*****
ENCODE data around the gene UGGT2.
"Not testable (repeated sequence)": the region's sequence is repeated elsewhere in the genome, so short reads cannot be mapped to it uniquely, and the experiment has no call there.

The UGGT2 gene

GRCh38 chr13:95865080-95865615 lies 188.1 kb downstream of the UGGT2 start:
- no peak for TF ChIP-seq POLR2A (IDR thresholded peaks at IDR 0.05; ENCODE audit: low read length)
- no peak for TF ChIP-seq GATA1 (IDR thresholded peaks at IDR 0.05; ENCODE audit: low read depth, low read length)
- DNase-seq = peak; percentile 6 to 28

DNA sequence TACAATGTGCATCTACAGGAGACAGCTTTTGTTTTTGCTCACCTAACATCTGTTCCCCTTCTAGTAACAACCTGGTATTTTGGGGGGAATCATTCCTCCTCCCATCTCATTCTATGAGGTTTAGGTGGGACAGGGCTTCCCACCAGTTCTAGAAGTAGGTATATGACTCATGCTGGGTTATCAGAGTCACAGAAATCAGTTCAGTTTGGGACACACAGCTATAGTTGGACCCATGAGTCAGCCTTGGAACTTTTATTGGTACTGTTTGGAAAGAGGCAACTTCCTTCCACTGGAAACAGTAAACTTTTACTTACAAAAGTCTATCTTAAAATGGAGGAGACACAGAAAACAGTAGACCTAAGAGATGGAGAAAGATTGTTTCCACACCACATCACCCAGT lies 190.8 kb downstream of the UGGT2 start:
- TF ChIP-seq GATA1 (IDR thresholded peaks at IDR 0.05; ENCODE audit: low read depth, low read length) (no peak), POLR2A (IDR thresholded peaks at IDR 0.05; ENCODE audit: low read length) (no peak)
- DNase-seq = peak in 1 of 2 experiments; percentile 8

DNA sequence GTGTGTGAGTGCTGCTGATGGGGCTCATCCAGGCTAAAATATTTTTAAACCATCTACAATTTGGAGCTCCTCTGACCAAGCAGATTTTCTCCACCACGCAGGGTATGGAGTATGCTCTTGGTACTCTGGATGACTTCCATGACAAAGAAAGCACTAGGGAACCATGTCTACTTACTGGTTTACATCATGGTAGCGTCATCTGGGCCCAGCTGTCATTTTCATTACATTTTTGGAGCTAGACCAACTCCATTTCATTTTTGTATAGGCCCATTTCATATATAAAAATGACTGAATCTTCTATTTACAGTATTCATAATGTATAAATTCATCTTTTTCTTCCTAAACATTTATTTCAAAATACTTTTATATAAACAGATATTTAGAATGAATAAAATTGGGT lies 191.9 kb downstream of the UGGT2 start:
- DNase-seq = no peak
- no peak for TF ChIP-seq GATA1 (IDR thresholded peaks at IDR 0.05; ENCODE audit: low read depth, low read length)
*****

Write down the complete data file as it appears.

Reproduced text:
ENCODE data around the gene UGGT2.
"Not testable (repeated sequence)": the region's sequence is repeated elsewhere in the genome, so short reads cannot be mapped to it uniquely, and the experiment has no call there.

The UGGT2 gene

GRCh38 chr13:95865080-95865615 lies 188.1 kb downstream of the UGGT2 start:
- no peak for TF ChIP-seq POLR2A (IDR thresholded peaks at IDR 0.05; ENCODE audit: low read length)
- no peak for TF ChIP-seq GATA1 (IDR thresholded peaks at IDR 0.05; ENCODE audit: low read depth, low read length)
- DNase-seq = peak; percentile 6 to 28

DNA sequence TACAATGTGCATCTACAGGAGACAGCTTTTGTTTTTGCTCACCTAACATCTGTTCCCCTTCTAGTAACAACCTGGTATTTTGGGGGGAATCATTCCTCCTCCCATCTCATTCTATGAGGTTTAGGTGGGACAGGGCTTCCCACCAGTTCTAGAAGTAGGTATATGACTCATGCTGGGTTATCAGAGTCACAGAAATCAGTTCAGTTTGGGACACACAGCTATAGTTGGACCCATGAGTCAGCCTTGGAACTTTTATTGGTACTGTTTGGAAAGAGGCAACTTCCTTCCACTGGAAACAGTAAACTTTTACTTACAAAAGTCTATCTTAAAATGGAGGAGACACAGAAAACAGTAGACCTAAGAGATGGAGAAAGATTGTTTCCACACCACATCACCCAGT lies 190.8 kb downstream of the UGGT2 start:
- TF ChIP-seq GATA1 (IDR thresholded peaks at IDR 0.05; ENCODE audit: low read depth, low read length) (no peak), POLR2A (IDR thresholded peaks at IDR 0.05; ENCODE audit: low read length) (no peak)
- DNase-seq = peak in 1 of 2 experiments; percentile 8

DNA sequence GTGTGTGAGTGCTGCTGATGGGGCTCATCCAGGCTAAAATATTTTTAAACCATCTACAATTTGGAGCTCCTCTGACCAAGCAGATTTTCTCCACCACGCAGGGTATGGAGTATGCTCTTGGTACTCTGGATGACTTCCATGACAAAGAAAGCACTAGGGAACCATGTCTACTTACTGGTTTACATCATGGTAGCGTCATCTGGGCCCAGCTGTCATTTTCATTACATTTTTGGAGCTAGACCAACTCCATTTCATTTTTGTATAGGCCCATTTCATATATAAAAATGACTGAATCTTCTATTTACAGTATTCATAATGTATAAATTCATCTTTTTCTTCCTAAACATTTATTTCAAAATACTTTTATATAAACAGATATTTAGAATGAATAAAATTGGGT lies 191.9 kb downstream of the UGGT2 start:
- DNase-seq = no peak
- no peak for TF ChIP-seq GATA1 (IDR thresholded peaks at IDR 0.05; ENCODE audit: low read depth, low read length)